And application is key to success. We see that in our sales training programs all the time. We ask participants to apply what they have learned. Their performance improvement is measured by their ability to transfer their knowledge to real live client interactions. Otherwise, spending time and money on training doesn’t make sense. It won’t have long lasting effects.

Whether it’s practicing Yoga or doing sales training, we will best succeed and achieve our goals when we are able to take our goals when we are able to take our practices out of the learning environment and know how to successfully apply them in the field.

Don’t Sell me This Pen

Posted on: October 17th, 2014 by Monika No Comments

    Sell Me This Pen – Really?

On occasion I’ve come across the “Sell Me This Pen” concept. The first time I actually heard somebody use the phrase was in the movie “The Wolf of Wall Street”, and since then I pay attention when I hear it. Just recently I read a post on LinkedIn explaining that apparently this challenge is part of some sales interviews. The article also stated that this sales interview question (and other similar questions which seem easy enough to answer) has been around for quite some. So, what do you?

Don’t Sell the Pen, Build a Relationship

When companies hire sales people who can answer such a question easily pointing out how great the pen is, they shouldn’t be surprised if they get practitioners who focus on selling the features of their offering rather than adding value to their clients. In my years consulting with Fortune 1000 companies, and small businesses alike, their sales people who live in the B2B world have always performed better when identifying client needs rather than simply selling their product or solution on its features and benefits. When sales people are trained to sell the features of their service/product, rather than being a resource to their clients, they forget about the needs and the business goals of their prospects. This can also lead to talking themselves out of a sale.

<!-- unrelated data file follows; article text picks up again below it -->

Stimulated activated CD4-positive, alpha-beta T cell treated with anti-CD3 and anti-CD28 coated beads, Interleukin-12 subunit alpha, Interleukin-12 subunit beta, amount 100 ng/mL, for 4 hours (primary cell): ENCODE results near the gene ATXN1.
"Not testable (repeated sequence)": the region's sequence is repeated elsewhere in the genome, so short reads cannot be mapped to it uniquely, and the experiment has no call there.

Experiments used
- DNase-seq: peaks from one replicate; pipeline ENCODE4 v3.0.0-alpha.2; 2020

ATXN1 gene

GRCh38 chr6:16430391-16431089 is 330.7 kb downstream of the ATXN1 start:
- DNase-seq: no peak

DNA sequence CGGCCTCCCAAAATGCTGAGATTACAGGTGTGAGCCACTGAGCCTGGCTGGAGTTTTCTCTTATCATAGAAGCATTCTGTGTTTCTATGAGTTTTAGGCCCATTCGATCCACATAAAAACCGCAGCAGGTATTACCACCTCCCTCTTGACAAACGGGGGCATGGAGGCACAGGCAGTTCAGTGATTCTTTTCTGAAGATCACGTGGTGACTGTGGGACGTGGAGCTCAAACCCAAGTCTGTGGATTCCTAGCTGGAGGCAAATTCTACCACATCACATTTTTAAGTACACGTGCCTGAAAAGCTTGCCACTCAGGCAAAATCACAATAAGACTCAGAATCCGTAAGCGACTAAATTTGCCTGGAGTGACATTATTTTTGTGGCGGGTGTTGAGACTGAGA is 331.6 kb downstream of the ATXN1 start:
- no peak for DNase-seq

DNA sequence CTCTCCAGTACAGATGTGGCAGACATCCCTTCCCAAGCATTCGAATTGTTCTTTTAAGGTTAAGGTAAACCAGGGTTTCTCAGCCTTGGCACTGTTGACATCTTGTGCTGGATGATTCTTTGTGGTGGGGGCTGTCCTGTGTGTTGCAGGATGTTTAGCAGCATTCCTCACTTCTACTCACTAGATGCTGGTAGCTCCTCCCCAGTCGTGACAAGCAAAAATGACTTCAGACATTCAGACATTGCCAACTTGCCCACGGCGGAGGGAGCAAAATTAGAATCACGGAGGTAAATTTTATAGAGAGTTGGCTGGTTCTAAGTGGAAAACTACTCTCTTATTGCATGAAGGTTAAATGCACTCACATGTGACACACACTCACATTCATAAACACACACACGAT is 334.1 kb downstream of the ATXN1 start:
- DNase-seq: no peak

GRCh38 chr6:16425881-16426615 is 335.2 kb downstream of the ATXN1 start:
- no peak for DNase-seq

There Will Always Be a Cheaper Pen, Won’t There?

Another challenge with the concept of selling on features is that it commoditizes your offering. If you focus on your product/service without regard of your prospect’s situation, the next question will be about price and then (in most cases) the price shopping starts. Selling only on the features of a product/service means you are disregarding your audience’s true needs. And you might be forcing what could turn out to not be a good fit. But let’s assume it is a good fit. Remember, there will always be somebody who will offer the same or similar product/service cheaper.

Help Your Prospect Grow Their Business

In a consultative sales environment you’ll want to move away from a tactical approach of “selling” something, and instead become a trusted advisor. There are no long term prospects for a tactical approach. And I don’t know about you, but I don’t like being “sold to”!

If you start building a relationship instead, uncovering your prospect’s needs beyond the obvious, and providing a solution that is relevant to their business goals, you will not be as easily replaced by someone who just sells stuff – cheaper!

Once you focus on your prospect’s business needs and how you can help them grow their business, you will not only get their attention, you will also develop longer lasting relationships. Your sales will be more profitable. And as a result, your business will grow, too!

Less Talking & Selling, More Listening

Sales people who are in “selling” mode, simply don’t ask enough questions. And the questions they do ask do not motivate their prospects/clients to speak openly and freely about their true needs. With this approach, sales people are far too focused on the features and benefits of their offering rather than uncovering the needs of their prospect/client. You want to truly be a resource to your prospects, don’t you?

Slow down, listen, ask open-ended questions, and invite your prospect to open up about their business challenges. Then, determine if your offering is a good fit.

If it is, move ahead, make your case and focus on how you can add value.

If it’s not a good fit, explain why, leave a good impression, and perhaps refer a resource and move on to the next prospect. At least you were able to build an honest relationship. If the prospect’s situation changes in the future, they will certainly think of you as a good advisor.

Hire the Right People-Ask the Right Questions